Hypermelanotic nevus: clinical, histopathologic, and ultrastructural features in 316 cases.

Cohen LM, Bennion SD, Johnson TW, Golitz LE.

Dermatology and Pathology Services, Denver General Hospital, Colorado, USA.

Am J Dermatopathol 1997 Feb;19(1):23-30 Abstract quote

We report on a series of benign melanocytic nevi that have unique clinical, histopathologic, and ultrastructural features.

Between March 1993 and February 1994, 316 examples of hypermelanotic nevi were received by the dermatopathology laboratory at Denver General Hospital. Our study identified the clinical characteristics, histopathologic criteria, and ultrastructure of this lesion.

Clinically, the lesions were dark brown to black macules or papules. The most common location was the back. There was a slight female predominance, and the mean age of our patients was 40 years.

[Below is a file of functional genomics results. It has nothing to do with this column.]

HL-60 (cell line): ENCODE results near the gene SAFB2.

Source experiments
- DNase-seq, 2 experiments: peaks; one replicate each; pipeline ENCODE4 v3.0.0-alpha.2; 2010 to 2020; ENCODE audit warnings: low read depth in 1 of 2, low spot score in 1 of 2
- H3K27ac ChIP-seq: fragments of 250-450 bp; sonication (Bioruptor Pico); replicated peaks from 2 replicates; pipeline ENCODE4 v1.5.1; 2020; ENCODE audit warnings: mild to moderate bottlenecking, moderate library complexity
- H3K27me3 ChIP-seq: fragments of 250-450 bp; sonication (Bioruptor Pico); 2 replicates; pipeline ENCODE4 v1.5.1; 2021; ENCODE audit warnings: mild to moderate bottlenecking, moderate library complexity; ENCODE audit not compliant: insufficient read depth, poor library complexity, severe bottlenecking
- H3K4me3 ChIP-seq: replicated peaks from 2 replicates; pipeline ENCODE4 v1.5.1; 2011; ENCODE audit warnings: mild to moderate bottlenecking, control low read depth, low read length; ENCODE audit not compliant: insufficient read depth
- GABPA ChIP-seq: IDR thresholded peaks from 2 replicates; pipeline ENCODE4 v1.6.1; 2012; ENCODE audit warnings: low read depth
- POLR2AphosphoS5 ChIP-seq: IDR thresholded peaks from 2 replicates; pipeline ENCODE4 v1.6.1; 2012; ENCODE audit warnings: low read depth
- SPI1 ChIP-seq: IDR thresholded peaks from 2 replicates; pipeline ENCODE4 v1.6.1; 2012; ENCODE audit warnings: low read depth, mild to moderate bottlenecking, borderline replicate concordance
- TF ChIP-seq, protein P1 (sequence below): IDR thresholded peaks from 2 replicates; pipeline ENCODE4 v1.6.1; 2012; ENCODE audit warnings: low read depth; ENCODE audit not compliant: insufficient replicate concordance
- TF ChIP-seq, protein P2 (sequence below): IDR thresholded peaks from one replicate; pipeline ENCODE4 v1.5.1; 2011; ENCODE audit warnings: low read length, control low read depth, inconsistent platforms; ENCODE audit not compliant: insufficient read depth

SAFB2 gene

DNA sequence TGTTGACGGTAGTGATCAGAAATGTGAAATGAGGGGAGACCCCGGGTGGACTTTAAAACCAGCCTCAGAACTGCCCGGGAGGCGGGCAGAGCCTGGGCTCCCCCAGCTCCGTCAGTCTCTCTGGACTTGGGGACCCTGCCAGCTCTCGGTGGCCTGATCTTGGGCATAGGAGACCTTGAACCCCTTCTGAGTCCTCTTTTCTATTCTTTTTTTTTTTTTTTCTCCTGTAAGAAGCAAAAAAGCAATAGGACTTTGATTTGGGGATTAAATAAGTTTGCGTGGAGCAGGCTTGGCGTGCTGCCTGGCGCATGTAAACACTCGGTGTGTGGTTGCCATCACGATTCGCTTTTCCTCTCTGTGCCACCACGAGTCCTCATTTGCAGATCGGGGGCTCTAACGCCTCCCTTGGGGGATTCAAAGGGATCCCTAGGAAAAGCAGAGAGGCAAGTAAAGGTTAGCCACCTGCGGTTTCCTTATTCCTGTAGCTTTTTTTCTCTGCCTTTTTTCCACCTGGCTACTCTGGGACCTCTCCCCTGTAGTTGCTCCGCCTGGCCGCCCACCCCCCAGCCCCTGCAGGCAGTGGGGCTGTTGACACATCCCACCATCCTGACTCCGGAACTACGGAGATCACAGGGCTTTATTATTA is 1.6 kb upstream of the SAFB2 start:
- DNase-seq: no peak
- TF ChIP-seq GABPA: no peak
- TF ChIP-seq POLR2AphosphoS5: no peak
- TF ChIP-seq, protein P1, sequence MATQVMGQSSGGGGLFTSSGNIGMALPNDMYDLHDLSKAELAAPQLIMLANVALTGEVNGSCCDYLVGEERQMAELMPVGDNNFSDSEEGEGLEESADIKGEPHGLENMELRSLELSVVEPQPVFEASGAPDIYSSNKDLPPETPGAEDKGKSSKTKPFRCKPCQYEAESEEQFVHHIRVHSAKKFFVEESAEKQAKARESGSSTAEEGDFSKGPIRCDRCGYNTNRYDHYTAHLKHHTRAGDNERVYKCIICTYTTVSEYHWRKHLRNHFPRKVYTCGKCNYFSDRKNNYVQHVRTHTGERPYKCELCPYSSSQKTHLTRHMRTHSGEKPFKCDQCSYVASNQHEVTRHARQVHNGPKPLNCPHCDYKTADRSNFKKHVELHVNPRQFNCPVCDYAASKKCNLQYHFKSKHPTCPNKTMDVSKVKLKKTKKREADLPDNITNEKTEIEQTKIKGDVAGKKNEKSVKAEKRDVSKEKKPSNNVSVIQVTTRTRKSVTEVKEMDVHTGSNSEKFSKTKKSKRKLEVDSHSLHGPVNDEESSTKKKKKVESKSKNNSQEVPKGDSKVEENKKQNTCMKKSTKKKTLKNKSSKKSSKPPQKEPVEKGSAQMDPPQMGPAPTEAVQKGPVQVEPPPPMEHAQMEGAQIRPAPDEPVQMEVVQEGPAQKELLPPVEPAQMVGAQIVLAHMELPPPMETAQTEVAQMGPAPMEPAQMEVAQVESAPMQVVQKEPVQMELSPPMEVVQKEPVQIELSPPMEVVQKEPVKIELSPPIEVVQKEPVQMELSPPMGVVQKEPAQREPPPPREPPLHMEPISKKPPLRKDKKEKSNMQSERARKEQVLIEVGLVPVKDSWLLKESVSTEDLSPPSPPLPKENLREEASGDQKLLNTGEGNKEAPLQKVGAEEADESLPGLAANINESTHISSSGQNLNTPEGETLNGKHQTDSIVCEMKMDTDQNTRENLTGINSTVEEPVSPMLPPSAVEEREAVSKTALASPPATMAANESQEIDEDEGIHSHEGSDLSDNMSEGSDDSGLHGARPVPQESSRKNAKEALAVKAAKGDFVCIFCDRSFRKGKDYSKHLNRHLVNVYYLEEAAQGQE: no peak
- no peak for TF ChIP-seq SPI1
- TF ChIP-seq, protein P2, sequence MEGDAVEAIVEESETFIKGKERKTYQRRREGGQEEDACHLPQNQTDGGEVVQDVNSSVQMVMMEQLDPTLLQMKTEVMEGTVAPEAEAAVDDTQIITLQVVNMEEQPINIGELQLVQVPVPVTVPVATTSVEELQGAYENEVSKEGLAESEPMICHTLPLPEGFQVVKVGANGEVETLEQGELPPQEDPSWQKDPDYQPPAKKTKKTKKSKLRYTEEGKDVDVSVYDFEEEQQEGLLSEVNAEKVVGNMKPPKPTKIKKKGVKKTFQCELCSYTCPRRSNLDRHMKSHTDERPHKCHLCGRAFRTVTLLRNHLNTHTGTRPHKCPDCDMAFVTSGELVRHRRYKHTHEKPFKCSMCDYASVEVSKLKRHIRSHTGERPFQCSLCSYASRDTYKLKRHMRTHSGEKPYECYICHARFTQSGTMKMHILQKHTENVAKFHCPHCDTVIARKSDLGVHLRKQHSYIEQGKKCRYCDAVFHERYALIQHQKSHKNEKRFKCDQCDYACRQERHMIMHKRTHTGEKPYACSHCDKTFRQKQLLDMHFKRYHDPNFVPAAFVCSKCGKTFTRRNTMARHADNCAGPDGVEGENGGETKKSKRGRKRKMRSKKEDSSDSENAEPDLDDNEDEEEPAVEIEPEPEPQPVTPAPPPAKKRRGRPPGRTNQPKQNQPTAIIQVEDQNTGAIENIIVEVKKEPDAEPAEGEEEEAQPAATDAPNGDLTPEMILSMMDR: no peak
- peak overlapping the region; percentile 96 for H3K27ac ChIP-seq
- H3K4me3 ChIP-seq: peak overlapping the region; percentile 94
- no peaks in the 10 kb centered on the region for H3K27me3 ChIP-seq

Histopathologically, the nevus showed the following characteristics: (a) melanin within a compact stratum corneum, (b) small nests of nevus cells at the dermal-epidermal junction and (in 52% of the cases), nests within the papillary dermis, (c) heavy melanin within keratinocytes in the lower epidermis, (d) a sparse to moderate lymphocytic infiltrate and melanophages in the superficial dermis, and (e) an absence of cytologic atypia. Electron microscopy revealed that abundant melanin was packaged in melanosome complexes within keratinocytes. Less pigmented melanocytes and nevus cells contained well-developed dendritic processes and golgi, indicative of efficient melanin transfer.